During each of the past ten years the pharmaceutical industry has produced an average of approximately 400 new products. In the most recent year of record, 1957, the number is said to have been precisely 400, and 51 of these were single new chemicals. Many of the agents are produced in refined form in amounts that are absurdly small in relation to the bulk of the crude materials from which they are processed. Some typical yields of useful and familiar materials of different sorts are shown in Table 1. Add to the comparisons afforded in this table the fact that many entirely synthetic compounds are obtained through even more exhausting and expensive manipulations than are required in refining crude materials; and consider in addition the huge sums expended in research and promotion in order to make available, and to bring into the physician’s awareness, the packaged drugs awaiting his prescription — think of these things and it will easily be realized that the pharmaceutical manufacturers are obliged to interest themselves vitally in what it is that makes a new product acceptable to the doctor. To supply one observer’s version of what the requirements are, is the purpose of this presentation.
|Table 1. Refined Yields From Crude Materials|
Recovery per 1,000,000 parts of crude material
|Typical antibiotic||Fermentation broth||
|Vitamin B12||Fermentation broth||
Source Of The Drug
I should say that if the new drug proposed for your use is, or is derived from, an old folk remedy the chances are good that it is worth paying attention to — not trying at once, willy-nilly, but at least watching to the extent of asking to see the records of its unbiased and controlled trials in specialized clinics. For the record of such agents is impressive, as is shown in the listing in Table 2 of valuable drugs obtained from folk medicine.
|Table 2. Drugs Derived From Folk Medicine|
If a drug is offered because it has been discovered by search among the chemically close relatives of an active drug for another one of the same sort, you will be well advised to be hesitant in accepting it until full trials have been made by others better placed for such trials than yourself. Good drugs have often been developed through such approaches admittedly, but since these searches are usually begun merely to turn up for competitive reasons another drug as good as the one of established value, there is no obligation to believe a priori that the new agent is better than the old. It may be just as good and no more toxic, and this in itself may sometimes assure it a place in the armamentarium since there are instances in which there is advantage in having two strings to one’s bow — but let the qualified investigators determine the facts of the case while you continue to use the agent whose worth you know. Now, if the new drug has been evolved in attempting to improve an original compound through chemical modification, I should advise again to delay transferring patients to it until its clinical status has been proved by investigators qualified to make the controlled trials. There is a tendency among sales representatives of some pharmaceutical houses to maintain that certain chemical configurations reliably confer specific pharmacologic attributes upon compounds in which they are incorporated. But the actual fact is that invariability and predictability have not yet been achieved in this field of structure-activity relationships. One wants to know in each instance, first, whether the chemical configuration in question has really been shown by disinterested investigators to possess the attributes claimed for it; second, whether the structure to which it has been attached is one that is likely thereby to have the desired pharmacologic action conferred upon it or strengthened in it; and, third, whether the attachment has been made at a point that will potentiate or may actually weaken and possibly even pervert the action of the basic structure. These things the individual practitioner surely will not know.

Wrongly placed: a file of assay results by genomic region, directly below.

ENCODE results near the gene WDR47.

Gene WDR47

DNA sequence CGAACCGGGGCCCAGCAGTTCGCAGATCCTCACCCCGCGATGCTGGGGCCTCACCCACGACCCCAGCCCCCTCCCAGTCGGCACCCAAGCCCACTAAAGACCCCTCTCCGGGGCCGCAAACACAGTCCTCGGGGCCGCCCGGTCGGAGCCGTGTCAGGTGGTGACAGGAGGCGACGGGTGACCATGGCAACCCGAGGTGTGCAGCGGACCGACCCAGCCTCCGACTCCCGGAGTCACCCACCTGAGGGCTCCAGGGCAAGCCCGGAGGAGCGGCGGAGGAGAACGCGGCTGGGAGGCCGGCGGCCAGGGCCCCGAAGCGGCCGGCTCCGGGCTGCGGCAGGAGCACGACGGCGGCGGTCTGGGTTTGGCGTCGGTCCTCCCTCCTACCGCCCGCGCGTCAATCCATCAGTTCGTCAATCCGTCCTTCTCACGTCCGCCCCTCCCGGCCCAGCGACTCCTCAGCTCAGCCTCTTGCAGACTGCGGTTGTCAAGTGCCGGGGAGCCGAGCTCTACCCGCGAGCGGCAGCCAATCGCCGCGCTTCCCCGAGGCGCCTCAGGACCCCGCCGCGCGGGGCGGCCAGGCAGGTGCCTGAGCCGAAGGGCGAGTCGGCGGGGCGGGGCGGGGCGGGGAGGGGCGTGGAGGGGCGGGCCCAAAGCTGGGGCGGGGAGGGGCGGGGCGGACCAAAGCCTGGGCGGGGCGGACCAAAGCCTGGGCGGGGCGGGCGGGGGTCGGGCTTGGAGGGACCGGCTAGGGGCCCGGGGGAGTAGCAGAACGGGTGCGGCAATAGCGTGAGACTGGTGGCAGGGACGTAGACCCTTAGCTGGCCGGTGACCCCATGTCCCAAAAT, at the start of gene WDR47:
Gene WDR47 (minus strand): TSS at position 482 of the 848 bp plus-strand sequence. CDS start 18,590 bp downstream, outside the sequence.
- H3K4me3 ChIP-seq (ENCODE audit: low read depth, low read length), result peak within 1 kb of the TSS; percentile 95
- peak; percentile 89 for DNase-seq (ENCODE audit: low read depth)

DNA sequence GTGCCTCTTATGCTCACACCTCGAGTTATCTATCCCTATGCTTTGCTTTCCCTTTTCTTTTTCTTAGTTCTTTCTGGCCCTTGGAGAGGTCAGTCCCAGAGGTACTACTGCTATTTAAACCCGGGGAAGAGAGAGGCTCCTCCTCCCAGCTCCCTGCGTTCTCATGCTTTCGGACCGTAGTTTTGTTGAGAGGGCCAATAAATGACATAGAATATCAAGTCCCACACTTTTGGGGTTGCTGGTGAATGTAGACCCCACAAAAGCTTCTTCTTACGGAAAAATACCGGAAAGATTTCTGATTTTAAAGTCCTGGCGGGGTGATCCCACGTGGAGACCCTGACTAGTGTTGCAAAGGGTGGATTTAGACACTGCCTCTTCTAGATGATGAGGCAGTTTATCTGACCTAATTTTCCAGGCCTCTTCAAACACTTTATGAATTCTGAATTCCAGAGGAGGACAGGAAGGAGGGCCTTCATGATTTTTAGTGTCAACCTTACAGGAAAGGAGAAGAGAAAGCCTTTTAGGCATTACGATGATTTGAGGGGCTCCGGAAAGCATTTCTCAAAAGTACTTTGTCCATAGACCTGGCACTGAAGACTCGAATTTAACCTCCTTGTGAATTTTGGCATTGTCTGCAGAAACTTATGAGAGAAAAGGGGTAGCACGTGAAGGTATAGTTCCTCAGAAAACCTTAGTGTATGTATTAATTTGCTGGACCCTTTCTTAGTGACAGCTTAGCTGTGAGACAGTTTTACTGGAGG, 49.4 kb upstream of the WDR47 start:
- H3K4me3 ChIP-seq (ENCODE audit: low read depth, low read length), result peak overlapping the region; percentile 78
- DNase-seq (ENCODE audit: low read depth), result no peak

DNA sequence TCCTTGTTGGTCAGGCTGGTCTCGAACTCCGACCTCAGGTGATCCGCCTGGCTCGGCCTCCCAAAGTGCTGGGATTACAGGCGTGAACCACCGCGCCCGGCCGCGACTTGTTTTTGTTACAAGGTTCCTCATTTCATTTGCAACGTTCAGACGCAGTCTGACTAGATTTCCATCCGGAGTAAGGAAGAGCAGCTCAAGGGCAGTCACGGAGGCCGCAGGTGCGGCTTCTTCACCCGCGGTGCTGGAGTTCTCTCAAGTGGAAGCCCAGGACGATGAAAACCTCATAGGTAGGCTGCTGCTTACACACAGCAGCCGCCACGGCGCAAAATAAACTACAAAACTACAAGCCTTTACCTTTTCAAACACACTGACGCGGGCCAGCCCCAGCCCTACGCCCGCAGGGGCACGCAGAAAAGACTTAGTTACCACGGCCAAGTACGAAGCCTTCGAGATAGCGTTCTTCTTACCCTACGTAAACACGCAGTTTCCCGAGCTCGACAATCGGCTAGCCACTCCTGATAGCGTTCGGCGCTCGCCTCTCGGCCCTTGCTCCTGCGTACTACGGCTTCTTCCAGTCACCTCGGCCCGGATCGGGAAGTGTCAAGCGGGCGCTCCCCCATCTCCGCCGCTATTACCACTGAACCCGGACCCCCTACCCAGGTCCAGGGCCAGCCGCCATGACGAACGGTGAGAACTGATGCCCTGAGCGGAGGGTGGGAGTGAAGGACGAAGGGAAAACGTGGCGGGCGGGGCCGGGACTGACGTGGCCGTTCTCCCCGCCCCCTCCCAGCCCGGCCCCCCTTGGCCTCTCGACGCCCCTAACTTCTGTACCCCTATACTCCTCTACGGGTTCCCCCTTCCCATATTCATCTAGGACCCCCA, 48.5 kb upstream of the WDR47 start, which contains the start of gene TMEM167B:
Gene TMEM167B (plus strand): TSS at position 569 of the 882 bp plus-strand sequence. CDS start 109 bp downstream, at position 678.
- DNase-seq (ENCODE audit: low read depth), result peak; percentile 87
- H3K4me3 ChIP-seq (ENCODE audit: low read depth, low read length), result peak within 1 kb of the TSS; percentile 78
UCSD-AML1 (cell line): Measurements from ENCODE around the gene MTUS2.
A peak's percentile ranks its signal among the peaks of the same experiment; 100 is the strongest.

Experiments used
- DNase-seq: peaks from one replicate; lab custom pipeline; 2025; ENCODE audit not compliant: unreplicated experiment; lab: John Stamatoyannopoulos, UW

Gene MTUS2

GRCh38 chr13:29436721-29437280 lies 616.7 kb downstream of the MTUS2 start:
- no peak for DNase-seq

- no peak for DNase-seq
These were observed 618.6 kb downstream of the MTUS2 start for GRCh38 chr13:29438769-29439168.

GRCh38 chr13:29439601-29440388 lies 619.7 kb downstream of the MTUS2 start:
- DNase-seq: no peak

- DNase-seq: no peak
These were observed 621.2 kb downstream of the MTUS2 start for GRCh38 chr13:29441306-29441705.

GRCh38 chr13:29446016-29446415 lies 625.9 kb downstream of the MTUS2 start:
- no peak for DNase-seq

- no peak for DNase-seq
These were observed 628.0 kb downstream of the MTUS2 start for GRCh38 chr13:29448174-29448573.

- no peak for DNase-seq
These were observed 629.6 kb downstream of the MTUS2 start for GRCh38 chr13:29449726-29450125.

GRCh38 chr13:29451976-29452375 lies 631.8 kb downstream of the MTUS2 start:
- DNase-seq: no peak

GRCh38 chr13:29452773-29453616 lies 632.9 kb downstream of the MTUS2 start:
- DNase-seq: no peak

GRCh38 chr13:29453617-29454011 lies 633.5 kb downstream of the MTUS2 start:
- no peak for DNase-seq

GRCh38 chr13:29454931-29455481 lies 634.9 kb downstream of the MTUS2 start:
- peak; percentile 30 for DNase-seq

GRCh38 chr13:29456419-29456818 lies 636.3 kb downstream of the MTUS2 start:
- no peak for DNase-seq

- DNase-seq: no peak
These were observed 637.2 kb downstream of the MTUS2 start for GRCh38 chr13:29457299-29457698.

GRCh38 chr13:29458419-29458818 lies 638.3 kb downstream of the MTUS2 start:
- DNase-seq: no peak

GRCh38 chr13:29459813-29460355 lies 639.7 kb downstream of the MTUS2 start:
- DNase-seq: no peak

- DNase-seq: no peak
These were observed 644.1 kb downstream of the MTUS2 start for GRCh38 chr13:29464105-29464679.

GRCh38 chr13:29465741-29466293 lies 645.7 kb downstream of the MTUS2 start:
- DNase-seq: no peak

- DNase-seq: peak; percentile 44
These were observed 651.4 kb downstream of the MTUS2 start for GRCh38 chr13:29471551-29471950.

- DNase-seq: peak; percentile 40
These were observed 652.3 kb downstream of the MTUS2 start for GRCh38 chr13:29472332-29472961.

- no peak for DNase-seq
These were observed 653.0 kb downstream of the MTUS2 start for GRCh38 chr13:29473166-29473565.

Publish date: 1959